We’re all somewhat familiar with our five physical senses, those of sight, touch, taste, hearing and smell. We may not understand how they work but most of us have enough of an awareness to notice something amiss when one of them is not functioning as it normally does or, rather, how we think it should.
Human bodies are not the only beings that operate in this way. We are all energetic beings in an energetic universes. Plants, animals, and minerals create and use it in similar ways. Animals appear to telegraph danger silently or sense, say, the energy of a cyclone or earthquake. We know through the studies of plants that they can sense a change in energy around them not associated with food and water. We know that trees communicate by transmitting and receiving energies through networks of other organisms. We are not exceptions, we receive and transmit in the same manner. Here, the network of organisms we’re navigating with senses we’re not very aware of, is all things Walmart.
Diane Ackerman, in A Natural History of the Senses, says this:
The senses don’t just make sense of life in bold or subtle acts of clarity, they tear reality apart into vibrant morsels and reassemble them into a meaningful pattern. They take contingency samples. They allow an instance to stand for a mob. They negotiate and settle for a reasonable version and make small, delicate transactions. Life showers over everything, radian, gushing. The senses feed shards of information to the brain like microscopic pieces of a jigsaw puzzle. When enough “pieces” assemble, the brain says Cow. I see a cow… In the flatlands of the Southwest, a speck develops a tiny line at the top. Cowboy, the brain says, a person who has turned his head, revealing the silhouette of that brim… Reasoning we call it, as if it were a mental spice.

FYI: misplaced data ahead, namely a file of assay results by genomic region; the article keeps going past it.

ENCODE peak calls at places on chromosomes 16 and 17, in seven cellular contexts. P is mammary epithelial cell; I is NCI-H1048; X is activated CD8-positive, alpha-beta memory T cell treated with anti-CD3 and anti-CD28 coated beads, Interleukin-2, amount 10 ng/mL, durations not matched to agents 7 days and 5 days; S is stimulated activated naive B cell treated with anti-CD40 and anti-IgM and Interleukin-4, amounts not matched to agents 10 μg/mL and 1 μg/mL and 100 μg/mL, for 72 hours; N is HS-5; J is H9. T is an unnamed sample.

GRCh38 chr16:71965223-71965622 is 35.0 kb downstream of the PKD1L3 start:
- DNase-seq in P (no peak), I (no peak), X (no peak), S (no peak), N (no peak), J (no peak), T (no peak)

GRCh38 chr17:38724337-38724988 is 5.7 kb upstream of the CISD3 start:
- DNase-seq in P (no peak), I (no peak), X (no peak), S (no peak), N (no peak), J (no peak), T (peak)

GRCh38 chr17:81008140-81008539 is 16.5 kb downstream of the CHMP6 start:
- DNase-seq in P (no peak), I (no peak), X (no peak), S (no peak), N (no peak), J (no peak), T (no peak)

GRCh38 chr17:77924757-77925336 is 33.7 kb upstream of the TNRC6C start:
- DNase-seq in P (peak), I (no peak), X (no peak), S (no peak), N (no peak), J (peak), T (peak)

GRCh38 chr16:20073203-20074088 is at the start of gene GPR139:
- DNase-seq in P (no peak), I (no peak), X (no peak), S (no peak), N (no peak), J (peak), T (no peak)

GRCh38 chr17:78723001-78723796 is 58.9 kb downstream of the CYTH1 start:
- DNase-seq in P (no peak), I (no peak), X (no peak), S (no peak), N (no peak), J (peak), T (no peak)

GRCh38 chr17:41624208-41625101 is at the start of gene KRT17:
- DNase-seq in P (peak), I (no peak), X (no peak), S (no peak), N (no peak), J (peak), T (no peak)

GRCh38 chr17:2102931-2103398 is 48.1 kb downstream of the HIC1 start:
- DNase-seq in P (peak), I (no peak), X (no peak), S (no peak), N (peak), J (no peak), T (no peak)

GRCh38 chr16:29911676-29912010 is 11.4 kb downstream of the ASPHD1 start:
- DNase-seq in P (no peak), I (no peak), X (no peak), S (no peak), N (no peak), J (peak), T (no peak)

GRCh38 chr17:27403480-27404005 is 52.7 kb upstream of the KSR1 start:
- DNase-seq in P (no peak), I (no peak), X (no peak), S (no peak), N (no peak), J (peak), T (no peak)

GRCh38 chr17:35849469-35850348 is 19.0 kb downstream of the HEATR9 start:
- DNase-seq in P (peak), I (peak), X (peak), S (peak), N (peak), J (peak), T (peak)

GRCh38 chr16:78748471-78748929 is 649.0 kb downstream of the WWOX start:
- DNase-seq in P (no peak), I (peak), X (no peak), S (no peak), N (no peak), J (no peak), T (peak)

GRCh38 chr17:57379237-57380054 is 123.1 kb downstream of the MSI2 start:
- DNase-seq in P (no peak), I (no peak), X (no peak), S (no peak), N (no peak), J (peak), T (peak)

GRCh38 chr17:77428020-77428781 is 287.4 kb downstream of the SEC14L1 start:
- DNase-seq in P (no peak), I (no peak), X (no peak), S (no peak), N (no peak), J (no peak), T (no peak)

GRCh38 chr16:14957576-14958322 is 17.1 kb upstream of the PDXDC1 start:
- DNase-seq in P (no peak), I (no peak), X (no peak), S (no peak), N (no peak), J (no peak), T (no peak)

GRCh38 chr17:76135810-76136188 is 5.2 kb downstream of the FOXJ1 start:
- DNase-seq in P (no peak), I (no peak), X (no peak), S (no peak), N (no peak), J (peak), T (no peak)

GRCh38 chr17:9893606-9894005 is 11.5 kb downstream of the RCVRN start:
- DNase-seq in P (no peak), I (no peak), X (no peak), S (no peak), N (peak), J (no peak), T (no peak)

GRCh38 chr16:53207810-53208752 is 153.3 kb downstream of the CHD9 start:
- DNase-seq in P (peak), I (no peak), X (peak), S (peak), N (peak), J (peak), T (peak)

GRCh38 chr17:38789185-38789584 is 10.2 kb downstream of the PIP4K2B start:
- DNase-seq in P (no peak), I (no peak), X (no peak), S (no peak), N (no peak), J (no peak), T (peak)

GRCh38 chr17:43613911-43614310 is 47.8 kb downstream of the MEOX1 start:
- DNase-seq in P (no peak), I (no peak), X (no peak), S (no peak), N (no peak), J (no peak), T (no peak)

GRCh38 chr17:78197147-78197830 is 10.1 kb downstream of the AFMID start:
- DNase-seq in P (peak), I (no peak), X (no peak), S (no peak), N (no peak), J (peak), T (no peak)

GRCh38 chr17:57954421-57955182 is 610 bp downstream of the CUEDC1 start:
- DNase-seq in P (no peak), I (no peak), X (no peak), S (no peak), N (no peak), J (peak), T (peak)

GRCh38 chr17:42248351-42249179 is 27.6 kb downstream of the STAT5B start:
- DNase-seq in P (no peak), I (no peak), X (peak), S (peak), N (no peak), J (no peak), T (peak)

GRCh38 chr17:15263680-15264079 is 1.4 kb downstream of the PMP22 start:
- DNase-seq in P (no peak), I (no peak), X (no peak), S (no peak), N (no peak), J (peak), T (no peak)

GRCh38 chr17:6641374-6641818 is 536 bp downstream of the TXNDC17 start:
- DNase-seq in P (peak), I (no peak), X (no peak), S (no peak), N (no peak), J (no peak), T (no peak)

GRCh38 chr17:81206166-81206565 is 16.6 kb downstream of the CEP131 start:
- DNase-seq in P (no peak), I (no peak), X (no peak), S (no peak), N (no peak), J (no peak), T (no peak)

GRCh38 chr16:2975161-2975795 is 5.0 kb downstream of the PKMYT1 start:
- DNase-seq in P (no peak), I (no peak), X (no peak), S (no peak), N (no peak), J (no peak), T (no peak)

One of the reasons I think so many of those who identify as empath have such difficulty maneuvering through the world is that we have spent many generations—as long as we’ve been removed from our once-ingrained relationships with the natural world—separated from our bodies and the external environment, that we’ve quite literally lost our senses or our connection to them. Combine that with our fear of many of the things we cannot see (oddly enough, not of oxygen and most odors) and there’s a recipe for a disastrous shopping day.
The sense that I’m going to focus on is the one most associated with our skin, touch, and how it influences us in Walmart, without us even touching a darn thing.